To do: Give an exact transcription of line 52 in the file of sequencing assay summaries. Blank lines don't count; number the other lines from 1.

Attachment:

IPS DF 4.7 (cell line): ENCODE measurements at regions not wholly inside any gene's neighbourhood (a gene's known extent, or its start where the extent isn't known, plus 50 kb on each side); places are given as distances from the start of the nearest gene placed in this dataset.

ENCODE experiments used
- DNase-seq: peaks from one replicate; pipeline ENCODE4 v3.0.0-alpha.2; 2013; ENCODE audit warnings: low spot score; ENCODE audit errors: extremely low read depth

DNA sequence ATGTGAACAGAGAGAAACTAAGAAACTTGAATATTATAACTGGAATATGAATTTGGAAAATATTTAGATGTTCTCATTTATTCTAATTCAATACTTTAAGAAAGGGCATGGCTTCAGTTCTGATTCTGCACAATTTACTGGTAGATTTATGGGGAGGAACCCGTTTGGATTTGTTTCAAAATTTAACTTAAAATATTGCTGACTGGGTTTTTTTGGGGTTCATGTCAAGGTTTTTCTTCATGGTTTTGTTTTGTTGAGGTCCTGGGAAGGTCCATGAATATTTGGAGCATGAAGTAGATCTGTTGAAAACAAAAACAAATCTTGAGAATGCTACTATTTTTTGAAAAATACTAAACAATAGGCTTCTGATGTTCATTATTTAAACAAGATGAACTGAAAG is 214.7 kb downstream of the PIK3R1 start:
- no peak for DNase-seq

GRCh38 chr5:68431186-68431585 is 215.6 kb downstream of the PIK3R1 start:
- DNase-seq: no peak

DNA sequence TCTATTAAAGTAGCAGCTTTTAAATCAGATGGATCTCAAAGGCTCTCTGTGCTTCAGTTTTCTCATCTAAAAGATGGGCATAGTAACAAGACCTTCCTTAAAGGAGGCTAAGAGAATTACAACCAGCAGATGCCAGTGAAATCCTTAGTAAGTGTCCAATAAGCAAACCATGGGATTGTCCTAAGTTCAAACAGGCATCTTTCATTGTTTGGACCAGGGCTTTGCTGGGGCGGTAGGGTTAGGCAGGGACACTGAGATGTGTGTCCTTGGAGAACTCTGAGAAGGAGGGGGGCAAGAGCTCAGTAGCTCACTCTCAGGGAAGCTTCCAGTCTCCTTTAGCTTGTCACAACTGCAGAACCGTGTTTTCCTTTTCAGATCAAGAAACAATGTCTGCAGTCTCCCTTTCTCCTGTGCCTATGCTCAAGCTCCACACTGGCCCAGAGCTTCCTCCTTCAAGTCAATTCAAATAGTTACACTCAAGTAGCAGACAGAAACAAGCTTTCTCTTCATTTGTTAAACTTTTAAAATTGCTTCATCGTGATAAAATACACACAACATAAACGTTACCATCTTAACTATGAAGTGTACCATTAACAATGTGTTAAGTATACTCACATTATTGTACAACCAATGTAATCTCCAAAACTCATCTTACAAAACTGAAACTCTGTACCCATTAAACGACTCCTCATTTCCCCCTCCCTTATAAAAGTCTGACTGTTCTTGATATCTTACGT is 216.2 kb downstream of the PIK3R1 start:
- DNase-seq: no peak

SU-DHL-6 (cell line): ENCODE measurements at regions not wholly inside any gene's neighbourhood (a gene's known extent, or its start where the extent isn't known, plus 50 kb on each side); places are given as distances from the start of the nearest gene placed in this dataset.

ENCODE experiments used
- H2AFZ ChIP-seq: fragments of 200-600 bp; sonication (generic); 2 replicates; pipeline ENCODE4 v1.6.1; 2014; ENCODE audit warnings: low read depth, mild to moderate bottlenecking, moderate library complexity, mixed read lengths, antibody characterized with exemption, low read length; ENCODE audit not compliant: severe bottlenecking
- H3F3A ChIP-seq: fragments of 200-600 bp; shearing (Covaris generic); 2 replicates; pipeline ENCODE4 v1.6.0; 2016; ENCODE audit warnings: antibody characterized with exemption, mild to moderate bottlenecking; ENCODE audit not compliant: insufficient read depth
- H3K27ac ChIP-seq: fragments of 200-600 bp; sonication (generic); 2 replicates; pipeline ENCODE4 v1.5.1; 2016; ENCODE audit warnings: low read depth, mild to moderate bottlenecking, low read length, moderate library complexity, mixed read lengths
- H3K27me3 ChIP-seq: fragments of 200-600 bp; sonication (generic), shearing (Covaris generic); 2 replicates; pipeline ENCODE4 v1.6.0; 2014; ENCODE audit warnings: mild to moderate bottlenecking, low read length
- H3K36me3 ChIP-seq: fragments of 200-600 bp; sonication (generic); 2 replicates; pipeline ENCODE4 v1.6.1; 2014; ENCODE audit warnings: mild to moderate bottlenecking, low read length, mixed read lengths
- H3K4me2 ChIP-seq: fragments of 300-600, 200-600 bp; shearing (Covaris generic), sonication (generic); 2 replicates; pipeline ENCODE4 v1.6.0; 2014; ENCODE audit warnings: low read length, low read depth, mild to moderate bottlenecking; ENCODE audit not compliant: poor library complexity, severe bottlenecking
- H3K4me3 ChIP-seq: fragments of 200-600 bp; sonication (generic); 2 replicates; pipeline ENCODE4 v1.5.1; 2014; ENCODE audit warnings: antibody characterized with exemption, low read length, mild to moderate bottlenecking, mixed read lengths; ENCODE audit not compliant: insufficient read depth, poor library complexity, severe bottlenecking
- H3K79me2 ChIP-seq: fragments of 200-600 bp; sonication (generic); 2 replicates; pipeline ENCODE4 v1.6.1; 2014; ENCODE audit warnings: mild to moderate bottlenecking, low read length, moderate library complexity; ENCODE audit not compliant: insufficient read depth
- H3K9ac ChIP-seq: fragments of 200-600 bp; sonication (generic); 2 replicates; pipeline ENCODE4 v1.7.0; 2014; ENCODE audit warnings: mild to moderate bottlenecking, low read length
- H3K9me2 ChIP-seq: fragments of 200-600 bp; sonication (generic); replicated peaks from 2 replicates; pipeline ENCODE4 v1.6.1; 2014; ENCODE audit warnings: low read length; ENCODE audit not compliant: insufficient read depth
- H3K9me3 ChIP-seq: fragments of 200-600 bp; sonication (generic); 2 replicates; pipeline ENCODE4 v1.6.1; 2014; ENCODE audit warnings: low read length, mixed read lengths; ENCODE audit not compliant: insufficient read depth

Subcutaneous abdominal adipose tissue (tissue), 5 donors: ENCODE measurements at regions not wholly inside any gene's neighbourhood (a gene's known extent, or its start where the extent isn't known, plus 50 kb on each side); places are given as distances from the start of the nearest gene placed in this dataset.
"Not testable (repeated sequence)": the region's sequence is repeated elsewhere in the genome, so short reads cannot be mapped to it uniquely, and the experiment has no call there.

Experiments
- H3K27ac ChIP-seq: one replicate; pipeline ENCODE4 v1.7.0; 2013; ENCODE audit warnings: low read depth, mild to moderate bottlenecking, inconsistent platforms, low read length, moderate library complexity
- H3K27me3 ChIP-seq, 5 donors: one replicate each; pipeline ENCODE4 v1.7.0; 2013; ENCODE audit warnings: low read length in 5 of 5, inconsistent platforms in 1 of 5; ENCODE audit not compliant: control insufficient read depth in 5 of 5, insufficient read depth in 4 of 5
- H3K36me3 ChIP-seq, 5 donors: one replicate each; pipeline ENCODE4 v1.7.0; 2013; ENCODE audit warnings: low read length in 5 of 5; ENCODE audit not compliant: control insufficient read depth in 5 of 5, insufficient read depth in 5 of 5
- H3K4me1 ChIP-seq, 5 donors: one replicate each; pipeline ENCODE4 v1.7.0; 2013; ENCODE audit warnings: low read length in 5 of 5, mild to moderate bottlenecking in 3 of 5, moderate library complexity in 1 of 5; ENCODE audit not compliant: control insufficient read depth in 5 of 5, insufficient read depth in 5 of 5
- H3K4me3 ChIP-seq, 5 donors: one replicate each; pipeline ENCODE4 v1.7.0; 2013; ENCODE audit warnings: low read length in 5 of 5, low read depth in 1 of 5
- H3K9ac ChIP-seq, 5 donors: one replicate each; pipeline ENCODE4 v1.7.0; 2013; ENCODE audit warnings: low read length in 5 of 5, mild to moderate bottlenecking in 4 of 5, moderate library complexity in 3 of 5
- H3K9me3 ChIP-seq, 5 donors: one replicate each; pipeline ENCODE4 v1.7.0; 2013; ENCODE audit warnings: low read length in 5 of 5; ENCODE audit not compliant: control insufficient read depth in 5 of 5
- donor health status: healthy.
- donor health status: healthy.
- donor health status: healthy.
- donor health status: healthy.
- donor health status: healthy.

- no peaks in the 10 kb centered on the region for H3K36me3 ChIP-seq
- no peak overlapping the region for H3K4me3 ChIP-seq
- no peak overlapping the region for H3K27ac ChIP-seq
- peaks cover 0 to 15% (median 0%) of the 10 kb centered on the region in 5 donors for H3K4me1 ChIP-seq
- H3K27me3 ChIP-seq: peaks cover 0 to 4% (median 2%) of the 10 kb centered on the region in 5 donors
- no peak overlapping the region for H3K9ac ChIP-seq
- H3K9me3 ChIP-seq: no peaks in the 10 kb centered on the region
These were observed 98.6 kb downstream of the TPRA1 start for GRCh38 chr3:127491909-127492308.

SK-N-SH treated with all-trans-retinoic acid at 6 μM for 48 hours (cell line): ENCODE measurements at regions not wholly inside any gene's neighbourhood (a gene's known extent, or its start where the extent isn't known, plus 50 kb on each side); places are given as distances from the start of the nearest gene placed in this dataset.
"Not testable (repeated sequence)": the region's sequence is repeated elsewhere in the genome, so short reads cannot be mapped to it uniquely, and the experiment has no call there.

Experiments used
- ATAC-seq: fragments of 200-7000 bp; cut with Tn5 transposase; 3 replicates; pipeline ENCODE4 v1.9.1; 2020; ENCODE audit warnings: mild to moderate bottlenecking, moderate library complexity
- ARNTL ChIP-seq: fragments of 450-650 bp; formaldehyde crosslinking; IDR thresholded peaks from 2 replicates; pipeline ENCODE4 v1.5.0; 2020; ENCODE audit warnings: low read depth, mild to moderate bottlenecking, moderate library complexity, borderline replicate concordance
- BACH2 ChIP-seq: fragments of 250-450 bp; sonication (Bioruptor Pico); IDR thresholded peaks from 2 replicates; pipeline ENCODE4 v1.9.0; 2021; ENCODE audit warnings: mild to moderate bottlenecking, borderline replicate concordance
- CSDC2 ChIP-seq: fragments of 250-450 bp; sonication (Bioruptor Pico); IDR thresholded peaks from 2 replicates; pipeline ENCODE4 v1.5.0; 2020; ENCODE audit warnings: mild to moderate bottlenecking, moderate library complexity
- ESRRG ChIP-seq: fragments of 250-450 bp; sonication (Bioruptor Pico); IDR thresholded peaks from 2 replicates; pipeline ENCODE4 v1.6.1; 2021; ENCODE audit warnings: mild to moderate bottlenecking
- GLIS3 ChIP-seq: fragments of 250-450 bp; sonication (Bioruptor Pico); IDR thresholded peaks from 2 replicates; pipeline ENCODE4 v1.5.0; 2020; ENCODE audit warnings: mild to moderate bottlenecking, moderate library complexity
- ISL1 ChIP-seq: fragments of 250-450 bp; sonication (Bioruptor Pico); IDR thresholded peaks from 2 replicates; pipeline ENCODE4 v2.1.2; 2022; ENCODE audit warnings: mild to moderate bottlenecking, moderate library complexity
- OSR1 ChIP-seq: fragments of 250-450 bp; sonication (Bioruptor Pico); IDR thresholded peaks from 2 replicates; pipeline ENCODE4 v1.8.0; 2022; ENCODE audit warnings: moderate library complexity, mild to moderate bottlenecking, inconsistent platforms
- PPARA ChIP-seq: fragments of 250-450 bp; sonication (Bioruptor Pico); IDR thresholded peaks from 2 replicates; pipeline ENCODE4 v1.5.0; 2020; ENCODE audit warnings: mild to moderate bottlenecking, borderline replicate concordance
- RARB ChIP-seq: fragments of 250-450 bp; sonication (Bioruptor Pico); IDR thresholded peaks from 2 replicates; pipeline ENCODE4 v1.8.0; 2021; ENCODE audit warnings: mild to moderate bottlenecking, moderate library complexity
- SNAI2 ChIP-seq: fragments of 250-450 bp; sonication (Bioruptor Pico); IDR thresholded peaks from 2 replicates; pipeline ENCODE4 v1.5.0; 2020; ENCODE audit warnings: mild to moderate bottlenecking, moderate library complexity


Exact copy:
- CSDC2 ChIP-seq: fragments of 250-450 bp; sonication (Bioruptor Pico); IDR thresholded peaks from 2 replicates; pipeline ENCODE4 v1.5.0; 2020; ENCODE audit warnings: mild to moderate bottlenecking, moderate library complexity